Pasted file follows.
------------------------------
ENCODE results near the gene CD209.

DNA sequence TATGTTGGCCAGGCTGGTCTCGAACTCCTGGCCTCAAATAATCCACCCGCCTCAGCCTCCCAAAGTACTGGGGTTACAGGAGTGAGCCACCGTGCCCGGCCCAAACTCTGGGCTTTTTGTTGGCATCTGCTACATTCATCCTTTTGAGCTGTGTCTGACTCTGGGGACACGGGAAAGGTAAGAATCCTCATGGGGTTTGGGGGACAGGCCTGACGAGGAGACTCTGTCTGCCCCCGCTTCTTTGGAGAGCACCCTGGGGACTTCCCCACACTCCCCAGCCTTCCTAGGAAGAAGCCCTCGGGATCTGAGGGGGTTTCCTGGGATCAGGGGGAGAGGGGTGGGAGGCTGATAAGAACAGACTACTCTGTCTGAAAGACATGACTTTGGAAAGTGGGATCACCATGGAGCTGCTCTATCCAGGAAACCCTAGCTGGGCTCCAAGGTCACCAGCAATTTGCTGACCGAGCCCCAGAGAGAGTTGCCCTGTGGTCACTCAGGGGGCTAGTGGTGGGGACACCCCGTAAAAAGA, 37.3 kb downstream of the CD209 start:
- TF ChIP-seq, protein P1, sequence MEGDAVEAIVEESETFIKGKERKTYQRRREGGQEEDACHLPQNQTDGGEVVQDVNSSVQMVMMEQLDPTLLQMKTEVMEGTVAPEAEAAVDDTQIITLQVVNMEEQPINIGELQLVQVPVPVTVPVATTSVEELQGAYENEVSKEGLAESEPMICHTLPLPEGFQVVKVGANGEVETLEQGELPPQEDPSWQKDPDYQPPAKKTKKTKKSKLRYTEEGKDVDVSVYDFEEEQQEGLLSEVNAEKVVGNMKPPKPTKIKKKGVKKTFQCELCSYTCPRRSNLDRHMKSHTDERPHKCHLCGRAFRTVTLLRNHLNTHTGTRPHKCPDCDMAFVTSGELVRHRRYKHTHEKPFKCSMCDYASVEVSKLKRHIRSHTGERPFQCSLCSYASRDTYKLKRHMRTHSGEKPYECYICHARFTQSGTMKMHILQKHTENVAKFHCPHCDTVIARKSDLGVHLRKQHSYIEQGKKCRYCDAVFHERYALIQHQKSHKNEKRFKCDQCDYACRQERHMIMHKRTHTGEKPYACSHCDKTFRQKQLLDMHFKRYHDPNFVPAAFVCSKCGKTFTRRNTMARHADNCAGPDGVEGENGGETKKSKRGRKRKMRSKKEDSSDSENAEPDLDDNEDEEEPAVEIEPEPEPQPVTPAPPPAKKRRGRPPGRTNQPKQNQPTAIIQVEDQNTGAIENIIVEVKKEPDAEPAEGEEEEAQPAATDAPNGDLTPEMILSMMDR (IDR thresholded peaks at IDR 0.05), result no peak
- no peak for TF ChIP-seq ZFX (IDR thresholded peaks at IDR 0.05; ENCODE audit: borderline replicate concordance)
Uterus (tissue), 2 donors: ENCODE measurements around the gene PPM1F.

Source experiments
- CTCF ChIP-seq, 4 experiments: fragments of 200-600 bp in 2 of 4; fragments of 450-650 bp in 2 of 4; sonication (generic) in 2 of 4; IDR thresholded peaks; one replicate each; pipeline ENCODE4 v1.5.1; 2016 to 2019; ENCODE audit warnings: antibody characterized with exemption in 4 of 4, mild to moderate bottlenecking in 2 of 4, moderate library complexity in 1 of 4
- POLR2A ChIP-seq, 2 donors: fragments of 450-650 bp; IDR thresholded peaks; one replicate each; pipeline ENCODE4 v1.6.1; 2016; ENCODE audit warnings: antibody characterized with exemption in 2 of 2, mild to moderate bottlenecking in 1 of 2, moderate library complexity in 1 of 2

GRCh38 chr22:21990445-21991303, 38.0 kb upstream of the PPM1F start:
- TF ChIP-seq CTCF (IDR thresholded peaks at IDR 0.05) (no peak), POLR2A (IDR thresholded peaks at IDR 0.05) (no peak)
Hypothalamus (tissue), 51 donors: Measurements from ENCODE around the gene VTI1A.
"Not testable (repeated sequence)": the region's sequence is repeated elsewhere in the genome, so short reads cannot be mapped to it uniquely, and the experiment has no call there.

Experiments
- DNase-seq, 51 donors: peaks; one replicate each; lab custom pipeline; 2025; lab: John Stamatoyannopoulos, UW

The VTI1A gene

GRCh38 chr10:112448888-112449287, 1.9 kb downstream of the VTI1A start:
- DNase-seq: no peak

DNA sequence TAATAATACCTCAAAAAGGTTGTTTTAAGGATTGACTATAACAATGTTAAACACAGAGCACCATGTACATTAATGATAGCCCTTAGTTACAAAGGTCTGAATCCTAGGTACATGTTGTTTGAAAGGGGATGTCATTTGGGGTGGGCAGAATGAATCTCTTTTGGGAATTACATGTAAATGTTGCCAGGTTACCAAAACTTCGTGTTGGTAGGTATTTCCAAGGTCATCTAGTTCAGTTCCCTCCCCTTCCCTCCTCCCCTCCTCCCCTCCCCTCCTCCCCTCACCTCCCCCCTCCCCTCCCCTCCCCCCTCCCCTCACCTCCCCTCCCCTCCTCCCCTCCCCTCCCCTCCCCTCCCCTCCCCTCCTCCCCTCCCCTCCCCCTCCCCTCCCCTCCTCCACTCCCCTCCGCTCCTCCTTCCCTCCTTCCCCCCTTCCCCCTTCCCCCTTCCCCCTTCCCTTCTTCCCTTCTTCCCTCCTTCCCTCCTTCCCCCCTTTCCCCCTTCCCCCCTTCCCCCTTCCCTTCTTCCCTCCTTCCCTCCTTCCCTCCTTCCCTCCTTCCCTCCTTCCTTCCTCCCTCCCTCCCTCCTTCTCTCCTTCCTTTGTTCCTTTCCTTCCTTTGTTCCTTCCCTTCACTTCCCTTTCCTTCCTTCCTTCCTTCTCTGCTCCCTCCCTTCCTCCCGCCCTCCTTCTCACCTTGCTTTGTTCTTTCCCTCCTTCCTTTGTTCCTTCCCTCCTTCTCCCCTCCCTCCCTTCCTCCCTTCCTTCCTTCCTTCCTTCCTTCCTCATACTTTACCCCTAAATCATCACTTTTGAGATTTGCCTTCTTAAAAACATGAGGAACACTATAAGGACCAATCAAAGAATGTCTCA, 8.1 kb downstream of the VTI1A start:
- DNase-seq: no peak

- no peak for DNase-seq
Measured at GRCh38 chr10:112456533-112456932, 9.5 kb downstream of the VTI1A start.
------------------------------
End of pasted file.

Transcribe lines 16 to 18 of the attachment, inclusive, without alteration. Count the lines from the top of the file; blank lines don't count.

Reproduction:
GRCh38 chr10:112448888-112449287, 1.9 kb downstream of the VTI1A start:
- DNase-seq: no peak

DNA sequence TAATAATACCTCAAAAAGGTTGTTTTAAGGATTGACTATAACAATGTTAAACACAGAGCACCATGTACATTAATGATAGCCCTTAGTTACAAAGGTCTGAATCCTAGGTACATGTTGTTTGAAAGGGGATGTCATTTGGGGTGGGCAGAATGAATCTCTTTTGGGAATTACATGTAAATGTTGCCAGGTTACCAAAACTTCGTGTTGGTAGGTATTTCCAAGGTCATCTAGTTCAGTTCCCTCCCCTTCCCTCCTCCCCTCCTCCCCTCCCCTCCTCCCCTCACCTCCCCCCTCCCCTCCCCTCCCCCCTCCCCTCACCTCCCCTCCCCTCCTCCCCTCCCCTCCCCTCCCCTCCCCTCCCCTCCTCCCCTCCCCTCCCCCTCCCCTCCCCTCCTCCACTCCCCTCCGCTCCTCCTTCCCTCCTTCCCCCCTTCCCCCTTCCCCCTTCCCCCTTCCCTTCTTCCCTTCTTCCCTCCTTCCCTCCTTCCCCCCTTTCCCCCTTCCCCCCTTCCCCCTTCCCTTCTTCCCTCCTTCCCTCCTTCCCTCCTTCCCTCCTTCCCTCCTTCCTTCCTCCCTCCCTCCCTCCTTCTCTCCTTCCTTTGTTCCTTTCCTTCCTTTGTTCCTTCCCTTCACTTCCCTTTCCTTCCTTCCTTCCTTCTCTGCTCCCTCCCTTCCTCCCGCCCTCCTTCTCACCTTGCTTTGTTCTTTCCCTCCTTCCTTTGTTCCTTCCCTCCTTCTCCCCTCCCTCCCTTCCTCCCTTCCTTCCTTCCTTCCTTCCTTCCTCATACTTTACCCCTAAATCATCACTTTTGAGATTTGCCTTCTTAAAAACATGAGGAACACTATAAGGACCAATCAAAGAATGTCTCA, 8.1 kb downstream of the VTI1A start: